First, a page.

In our exploratory analysis, the baseline FIB4 score was positively correlated with the posttreatment serum I-FABP levels in HCV/HIV co-infected patients. This positive correlation suggests a relationship between increased I-FABP and increased liver disease severity. Similar results were confirmed by previous studies by Wurcel and French et al. [16, 17].
Another potential explanation for the observed statistical correlation between I-FABP in HCV/HIV co-infection and FIB4 score is the effect of antiretroviral therapy (ART) on the liver in this group. Recent ART-related clinical syndromes such as NAFLD and non-cirrhotic portal hypertension have increased in patients on ART, and observational studies have proposed long-term ART-related hepatic injury .
Significant improvement in the elevation of serum transaminases and improvement of platelet count in HCV/HIV co-infected patients after HCV eradication that was noted in our study is in concordance with the study by Brochado-Kith et al., who concluded that at the end of follow-up after all-oral DAA therapy, HCV/HIV-coinfected patients exhibited a significant decrease (P-value < 0.05) in AST and ALT, and substantial increase in platelet count was observed .
Regarding the improvement of hepatic fibrosis in HCV/HIV co-infected patients after HCV treatment with DAAs, the significant improvement in the FIB4 and APRI scores could be explained by the amelioration of HCV-induced necro-inflammation and fibrosis [20-22]. However, this improvement was not reflected in the results of transient elastography and steatosis measured by CAP. This may be due to confounding effects of ART that may induce hepatic steatosis that consequently affects stiffness and steatosis measurements.
I-FABP level was significantly higher after HCV treatment in HCV/HIV co-infected patients. This may imply that HCV eradication in the liver has potential advantages on the liver (improvement in platelet count, albumin, serum transaminase levels, and hepatic fibrosis), but the enterocyte permeability may persist or even worsen after HCV eradication. Studies have found that despite achieving SVR in HCV-infected patients, monocyte activation (part of systemic inflammation caused by bacterial translocation) may persist [23, 24].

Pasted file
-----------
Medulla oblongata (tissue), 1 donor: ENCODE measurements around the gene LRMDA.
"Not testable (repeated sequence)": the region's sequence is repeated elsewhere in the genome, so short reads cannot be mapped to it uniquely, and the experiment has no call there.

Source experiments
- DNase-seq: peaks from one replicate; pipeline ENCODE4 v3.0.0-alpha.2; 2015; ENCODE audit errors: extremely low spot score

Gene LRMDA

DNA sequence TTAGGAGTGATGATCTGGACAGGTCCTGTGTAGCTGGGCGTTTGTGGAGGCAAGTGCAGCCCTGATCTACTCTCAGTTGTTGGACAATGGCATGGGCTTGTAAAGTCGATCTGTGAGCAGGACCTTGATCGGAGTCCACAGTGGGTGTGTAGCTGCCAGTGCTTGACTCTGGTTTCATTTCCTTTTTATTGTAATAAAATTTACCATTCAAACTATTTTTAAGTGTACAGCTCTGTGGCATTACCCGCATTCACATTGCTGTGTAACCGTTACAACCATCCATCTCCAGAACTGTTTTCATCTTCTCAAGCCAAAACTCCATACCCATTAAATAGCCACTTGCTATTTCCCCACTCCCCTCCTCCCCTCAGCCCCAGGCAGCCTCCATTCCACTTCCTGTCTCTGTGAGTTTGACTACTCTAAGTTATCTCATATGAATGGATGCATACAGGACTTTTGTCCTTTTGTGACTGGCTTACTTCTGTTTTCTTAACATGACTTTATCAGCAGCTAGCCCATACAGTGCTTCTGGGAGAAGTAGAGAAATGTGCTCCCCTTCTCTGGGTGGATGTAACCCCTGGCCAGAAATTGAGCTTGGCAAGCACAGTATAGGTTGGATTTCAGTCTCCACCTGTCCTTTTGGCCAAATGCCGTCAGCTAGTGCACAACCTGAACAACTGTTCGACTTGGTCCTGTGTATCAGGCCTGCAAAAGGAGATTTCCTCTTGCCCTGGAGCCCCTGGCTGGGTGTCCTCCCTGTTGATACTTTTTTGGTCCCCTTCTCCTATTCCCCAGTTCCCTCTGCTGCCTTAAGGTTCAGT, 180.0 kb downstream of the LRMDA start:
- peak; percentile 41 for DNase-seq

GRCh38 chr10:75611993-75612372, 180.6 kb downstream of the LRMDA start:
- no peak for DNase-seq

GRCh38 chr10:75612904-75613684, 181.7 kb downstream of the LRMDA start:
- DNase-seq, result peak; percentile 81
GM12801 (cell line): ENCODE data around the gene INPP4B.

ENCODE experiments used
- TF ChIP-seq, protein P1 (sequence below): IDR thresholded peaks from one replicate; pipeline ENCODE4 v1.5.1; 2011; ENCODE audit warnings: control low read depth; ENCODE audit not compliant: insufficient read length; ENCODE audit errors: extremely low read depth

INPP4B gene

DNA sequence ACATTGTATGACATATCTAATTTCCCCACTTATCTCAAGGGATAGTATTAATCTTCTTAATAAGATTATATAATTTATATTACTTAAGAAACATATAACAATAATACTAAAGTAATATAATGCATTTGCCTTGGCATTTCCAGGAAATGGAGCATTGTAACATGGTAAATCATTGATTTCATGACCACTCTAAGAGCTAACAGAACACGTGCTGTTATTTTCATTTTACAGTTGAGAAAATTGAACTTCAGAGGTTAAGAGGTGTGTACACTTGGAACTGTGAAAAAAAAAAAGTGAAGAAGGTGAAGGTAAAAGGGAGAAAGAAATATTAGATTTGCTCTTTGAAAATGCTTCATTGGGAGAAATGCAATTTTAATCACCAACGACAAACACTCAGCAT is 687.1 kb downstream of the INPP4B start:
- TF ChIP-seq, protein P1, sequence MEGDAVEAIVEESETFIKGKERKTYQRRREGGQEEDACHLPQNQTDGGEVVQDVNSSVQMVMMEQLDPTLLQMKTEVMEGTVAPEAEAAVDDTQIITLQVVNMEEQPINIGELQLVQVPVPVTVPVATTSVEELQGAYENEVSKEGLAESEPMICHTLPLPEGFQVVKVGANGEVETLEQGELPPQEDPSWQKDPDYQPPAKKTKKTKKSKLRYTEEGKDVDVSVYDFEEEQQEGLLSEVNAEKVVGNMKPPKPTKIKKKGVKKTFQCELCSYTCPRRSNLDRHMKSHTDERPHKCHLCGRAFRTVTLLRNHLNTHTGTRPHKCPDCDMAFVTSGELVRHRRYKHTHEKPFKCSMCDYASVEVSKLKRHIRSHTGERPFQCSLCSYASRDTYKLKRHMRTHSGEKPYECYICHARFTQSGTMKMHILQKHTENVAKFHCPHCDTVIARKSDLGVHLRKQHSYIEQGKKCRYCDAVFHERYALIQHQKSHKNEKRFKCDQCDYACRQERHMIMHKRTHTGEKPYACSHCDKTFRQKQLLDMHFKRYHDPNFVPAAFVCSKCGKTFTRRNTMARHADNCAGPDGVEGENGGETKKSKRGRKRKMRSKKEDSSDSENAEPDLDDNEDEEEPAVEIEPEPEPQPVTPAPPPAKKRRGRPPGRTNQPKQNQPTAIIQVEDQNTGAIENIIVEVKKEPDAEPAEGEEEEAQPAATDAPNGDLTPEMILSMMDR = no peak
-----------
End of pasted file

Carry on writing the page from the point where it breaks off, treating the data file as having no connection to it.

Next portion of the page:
Our results are contrary to Medrano et al., who found no significant change in I-FABP after HCV treatment (P-value = 0.29). This difference may be due to choosing patients with advanced cirrhosis (LSM ≥ 25 kPa, HVPG ≥ 10 mmHg, or CTP ≥ 7, or prior history of liver decompensation), which may affect baseline I-FABP levels in contrast to our patients who were non-cirrhotic .
Limitations to the study
Our study had a financial limitation in measuring I-FABP levels in the HCV-infected group after treatment, which would have been useful in confirming the effect of HCV treatment on I-FABP levels.
In our study of HCV/HIV, co-infected patients had significantly higher I-FABP levels in contrast to HCV mono-infected patients who had I-FABP levels that were comparable to the control group. This may imply that HCV is not the primary driver of impaired permeability in co-infected patients, and this is further confirmed by the lack of improvement of I-FABP after HCV eradication in co-infected patients. Furthermore, advanced baseline liver fibrosis (FIB4 score) was correlated with a higher degree of intestinal injury after HCV treatment with DAAs.
These data provide a starting point for future longitudinal studies looking at how markers of intestinal health and permeability can help monitor the natural history of some diseases and the efficacy of therapy.
Availability of data and materials
Are available. Please contact Lamiaaalsehemy@kasralainy.edu.eg.
Intestinal fatty acid binding protein
Institutional research board
Kasr Al-Aini Viral Hepatitis Center
The Statistical Package for the Social Sciences
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Kasr Al-Aini Viral Hepatitis Center (KAVHC) — Faculty of Medicine — Cairo University
project “HCV prevalence among patients infected with HIV registered for HAART in Imbaba fever hospital in Cairo.” Institutional review board (IRB) number for the project was (N-149-2018)
By Cairo University (N-149–2018).
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The approval of the Institutional Review Board (IRB) of Kasr Alainy School of Medicine, Cairo University, was obtained for study conduction and publication (D-43–2019) under the umbrella project entitled “HCV prevalence among patients infected with HIV registered for HAART in Imbaba fever hospital in Cairo” approved by Cairo University (N-149–2018).
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Abdelhaleem, H., Khairy, M., Abdo, M. et al. Effect of HCV treatment with DAAs on serum intestinal fatty acid binding protein (I-FABP) as a marker of intestinal permeability in HCV/HIV co-infected patients. Egypt Liver Journal 13, 21 (2023). https://doi.org/10.1186/s43066-023-00255-x